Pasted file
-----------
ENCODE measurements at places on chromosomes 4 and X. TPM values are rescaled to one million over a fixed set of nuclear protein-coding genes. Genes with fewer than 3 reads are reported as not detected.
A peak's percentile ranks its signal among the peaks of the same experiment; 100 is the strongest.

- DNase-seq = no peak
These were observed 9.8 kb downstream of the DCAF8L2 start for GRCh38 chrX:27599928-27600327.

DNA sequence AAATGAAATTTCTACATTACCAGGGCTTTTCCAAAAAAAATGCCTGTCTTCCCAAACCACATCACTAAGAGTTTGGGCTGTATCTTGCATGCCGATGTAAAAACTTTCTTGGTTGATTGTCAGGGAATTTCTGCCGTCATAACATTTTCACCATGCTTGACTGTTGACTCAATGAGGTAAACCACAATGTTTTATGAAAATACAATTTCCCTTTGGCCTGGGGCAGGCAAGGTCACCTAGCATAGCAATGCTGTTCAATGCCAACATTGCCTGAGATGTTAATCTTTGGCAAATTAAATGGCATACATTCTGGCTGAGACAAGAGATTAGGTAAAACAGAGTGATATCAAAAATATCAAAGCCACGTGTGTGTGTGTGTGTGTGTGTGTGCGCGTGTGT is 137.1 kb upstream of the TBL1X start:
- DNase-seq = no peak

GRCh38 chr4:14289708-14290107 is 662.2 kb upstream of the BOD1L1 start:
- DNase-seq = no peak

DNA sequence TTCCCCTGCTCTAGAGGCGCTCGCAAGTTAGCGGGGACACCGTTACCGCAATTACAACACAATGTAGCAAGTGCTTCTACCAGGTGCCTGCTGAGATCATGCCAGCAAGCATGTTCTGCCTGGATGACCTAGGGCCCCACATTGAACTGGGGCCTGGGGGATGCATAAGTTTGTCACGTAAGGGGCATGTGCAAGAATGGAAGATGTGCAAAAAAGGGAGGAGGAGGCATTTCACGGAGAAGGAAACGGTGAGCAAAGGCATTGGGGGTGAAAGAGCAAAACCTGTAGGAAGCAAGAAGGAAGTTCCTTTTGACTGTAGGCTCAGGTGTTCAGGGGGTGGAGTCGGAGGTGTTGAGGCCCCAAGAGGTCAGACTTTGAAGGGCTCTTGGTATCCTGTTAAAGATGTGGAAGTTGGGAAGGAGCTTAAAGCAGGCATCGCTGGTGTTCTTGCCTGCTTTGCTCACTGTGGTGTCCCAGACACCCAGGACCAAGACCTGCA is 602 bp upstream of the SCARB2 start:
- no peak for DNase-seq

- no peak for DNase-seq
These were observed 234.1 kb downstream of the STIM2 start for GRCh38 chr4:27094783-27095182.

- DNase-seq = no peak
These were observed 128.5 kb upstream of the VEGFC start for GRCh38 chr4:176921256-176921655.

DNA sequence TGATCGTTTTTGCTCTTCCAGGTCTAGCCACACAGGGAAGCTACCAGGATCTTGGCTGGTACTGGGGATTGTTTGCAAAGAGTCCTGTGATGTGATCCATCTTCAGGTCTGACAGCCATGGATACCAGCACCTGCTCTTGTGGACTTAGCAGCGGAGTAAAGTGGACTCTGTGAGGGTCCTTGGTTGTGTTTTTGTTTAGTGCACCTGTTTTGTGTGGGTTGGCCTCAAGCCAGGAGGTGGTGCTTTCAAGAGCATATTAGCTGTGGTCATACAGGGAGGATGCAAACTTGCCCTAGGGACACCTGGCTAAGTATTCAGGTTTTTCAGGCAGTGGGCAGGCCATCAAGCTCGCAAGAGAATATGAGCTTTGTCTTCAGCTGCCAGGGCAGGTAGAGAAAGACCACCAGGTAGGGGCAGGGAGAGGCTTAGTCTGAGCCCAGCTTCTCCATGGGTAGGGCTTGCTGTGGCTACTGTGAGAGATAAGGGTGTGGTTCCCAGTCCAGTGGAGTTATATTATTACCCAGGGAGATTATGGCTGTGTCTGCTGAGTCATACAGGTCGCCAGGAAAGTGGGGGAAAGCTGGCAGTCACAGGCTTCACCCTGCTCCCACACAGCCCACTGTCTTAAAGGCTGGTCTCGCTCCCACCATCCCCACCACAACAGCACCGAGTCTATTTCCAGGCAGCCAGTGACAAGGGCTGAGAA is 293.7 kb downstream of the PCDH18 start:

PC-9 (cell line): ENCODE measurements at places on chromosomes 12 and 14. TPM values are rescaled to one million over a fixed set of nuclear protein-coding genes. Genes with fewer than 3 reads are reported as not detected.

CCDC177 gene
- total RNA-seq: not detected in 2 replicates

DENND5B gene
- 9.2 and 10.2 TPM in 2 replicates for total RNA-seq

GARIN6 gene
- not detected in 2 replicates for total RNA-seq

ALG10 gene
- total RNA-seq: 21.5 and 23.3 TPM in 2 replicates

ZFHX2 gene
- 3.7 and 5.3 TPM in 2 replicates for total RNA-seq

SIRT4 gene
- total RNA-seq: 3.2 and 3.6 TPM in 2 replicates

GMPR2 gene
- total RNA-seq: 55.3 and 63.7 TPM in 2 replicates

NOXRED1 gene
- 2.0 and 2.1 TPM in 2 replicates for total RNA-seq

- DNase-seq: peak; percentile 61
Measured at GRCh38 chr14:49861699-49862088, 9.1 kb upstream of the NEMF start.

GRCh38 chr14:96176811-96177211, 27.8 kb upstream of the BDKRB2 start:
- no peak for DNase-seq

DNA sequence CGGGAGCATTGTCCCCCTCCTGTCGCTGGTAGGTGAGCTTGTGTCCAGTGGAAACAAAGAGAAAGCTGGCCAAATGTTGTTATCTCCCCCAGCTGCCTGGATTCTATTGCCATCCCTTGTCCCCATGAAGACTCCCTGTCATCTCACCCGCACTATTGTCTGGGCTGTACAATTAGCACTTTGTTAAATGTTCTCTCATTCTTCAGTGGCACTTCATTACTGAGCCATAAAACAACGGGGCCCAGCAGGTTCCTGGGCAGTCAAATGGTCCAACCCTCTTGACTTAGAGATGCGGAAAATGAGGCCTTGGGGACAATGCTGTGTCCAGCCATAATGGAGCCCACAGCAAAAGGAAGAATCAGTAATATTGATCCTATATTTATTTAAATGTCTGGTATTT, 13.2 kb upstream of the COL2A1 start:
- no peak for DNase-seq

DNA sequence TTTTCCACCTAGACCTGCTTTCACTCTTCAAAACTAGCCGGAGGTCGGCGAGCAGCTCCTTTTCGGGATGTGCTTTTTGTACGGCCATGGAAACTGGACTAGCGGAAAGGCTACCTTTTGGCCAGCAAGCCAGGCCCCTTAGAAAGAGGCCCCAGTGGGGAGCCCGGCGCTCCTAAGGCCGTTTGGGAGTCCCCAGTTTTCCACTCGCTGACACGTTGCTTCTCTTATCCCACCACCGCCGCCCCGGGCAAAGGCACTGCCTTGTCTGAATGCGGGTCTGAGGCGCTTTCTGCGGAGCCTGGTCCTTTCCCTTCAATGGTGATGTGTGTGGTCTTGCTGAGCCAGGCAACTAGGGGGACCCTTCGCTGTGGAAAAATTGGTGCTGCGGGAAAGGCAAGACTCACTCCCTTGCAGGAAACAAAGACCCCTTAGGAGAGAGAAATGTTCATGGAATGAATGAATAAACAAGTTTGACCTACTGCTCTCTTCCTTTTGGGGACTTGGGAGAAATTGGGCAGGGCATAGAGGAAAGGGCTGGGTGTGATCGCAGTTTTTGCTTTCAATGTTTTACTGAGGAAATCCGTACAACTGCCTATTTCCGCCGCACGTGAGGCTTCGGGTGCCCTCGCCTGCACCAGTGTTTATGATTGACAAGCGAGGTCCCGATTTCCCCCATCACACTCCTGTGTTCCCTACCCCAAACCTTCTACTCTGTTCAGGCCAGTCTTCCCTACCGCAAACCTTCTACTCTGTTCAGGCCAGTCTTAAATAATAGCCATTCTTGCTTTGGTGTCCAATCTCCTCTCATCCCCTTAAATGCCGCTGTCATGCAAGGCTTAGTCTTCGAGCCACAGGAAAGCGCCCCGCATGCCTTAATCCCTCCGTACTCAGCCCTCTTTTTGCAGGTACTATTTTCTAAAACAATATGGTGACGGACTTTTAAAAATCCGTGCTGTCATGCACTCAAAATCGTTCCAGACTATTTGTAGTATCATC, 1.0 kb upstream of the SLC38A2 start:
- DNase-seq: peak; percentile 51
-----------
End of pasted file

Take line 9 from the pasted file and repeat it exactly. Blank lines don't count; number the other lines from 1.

DNA sequence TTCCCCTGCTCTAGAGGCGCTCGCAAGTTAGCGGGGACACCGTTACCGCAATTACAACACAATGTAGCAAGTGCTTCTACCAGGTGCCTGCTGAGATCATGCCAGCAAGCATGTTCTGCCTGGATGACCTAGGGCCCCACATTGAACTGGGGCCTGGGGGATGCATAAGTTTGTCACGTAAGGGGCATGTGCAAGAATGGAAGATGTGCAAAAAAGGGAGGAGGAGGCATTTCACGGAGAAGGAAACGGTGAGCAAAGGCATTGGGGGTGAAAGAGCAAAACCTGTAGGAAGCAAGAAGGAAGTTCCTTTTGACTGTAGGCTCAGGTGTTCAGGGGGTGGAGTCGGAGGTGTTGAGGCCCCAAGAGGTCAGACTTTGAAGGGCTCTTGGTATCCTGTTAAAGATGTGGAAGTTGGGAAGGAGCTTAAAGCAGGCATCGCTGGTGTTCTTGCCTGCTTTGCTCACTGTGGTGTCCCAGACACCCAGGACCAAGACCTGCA is 602 bp upstream of the SCARB2 start: